Step aside Pinkberry, Yogland, Snog and Yoomoo.
You can now make your own frozen yogurt in the comfort of your own home in just 10 minutes.
Founded by two former Google employees Bart Stein and Anthony Cafaro, Wim is the company behind the $299 gadget on sale here.
What’s so appealing? The description of the appliance on the company’s website says its all about convenience.
Whether you’re making it or enjoying it, frozen yogurt should never be hard. That’s why Wim is literally one button — press it, and the machine gets really, really, cold. It’s quiet, compact, and clean-up free.Loading ...
Stein got the idea for Wim while he was staying at an AirBnB on holiday in upstate New York during the winter of 2014.
Stein told Bloomberg:
There was an appliance for everything from coffee, to waffles, to soda; we realized there was no appliance for frozen dessert.
Soon Wim had secured financial backing from notable Silicon Valley venture capital firms like Shasta, Homebrew, and Khosla.
They all believe that there is money to be made in the frozen dessert sector, which is worth an estimated $60bn globally.
Wim provides users with pods (referred to as Wim-Bowls) filled with an organic freeze-dried organic yogurt mix, which comes in 10 different flavours including raspberry, banana bread, brownie batter, and passion fruit.
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Twenty pods cost $3. All you have to do is add the milk of your choice — full-fat cow’s milk, almond, coconut or soy milk.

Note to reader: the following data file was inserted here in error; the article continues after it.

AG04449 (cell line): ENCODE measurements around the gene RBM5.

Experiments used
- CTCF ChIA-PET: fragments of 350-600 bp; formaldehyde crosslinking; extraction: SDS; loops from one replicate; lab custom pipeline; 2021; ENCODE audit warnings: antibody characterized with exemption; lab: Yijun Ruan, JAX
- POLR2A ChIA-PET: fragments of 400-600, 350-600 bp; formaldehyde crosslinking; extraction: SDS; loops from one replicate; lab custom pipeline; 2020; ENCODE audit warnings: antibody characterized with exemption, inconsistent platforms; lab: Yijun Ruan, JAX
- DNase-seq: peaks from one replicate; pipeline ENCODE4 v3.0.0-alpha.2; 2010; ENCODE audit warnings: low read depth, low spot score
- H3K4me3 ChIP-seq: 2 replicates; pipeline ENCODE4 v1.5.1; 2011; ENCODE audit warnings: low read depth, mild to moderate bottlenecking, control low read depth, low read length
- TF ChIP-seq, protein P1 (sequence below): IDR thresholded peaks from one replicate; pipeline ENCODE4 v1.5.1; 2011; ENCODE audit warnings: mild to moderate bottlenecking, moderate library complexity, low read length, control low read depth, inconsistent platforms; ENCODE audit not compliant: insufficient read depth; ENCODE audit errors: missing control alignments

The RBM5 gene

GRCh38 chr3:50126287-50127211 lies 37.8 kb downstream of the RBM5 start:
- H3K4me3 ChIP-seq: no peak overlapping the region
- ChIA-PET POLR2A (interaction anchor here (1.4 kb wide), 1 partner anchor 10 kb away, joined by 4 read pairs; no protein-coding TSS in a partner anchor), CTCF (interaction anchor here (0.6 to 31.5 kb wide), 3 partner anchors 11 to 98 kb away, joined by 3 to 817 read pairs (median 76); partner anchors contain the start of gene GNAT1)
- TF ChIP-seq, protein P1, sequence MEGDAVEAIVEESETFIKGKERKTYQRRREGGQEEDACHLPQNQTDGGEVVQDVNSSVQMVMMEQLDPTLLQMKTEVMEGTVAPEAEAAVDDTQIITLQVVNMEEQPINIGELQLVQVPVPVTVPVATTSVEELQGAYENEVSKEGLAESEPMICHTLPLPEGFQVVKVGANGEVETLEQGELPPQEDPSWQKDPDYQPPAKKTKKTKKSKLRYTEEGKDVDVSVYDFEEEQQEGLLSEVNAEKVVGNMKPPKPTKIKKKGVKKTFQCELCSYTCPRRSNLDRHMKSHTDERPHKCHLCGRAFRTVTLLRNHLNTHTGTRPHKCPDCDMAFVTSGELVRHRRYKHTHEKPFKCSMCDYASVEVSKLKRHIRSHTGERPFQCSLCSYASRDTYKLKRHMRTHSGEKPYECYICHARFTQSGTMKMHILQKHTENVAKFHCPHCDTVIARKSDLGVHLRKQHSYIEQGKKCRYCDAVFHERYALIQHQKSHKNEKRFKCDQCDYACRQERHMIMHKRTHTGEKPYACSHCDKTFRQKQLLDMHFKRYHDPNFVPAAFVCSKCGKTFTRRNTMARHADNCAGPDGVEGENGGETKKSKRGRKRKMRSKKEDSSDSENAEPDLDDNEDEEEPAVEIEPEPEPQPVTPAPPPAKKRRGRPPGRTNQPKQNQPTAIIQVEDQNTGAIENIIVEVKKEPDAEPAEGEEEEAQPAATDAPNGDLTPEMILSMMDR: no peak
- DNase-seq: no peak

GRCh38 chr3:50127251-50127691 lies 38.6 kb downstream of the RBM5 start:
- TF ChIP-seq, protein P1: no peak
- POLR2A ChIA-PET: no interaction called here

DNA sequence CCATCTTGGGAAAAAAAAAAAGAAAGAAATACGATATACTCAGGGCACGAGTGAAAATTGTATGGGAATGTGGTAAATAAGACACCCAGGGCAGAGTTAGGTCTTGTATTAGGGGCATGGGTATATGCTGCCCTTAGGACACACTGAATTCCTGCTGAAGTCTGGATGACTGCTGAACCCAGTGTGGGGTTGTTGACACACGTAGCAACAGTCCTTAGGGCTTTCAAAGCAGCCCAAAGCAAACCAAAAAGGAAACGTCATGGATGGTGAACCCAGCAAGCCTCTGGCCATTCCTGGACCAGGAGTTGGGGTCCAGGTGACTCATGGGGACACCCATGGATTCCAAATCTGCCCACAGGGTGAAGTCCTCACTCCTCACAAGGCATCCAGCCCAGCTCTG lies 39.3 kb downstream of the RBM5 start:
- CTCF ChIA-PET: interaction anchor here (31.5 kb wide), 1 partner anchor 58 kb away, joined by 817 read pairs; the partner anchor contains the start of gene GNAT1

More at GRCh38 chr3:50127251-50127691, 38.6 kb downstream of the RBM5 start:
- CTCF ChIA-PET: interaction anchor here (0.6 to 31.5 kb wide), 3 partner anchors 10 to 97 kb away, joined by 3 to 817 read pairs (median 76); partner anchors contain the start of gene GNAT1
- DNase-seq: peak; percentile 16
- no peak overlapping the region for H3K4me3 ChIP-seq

Wim-Bowls contain 8g less sugar than the frozen yogurt on offer at chains like Pinkberry.
“Our recipes are subtly sweetened with natural honey, so they contain less sugar than Pinkberry and Talenti,” the company’s website notes.
Stein and Cafaro’s team is made up of big names in the food industry including Jena Derman, an alumni of New York’s popular bakery Momofuku Milk Bar.
As Wim’s chief culinary officer, she is responsible for developing the yogurt mixes.
It took a team of 10 people almost two years to create the frozen yogurt maker.
We didn’t want this to be an appliance that’s smarter than you are, that requires Wi-Fi or Bluetooth. We wanted to make it simple. Just press one button when the yogurt is done, and the machine stops. I want people to have a fresh bowl of frozen yogurt to eat, not a crazy display of lights and buttons.
The appliance is not suitable for large groups, but Stein insists that the company has plans to create a machine which can produce larger quantities of frozen yogurt in the future.
The current focus is toward a single-serve machine. A lot of America is in smaller household: singles, couples, single-child households.
By the end of 2018, the company hopes its frozen yogurt maker will be in tens of thousands of homes.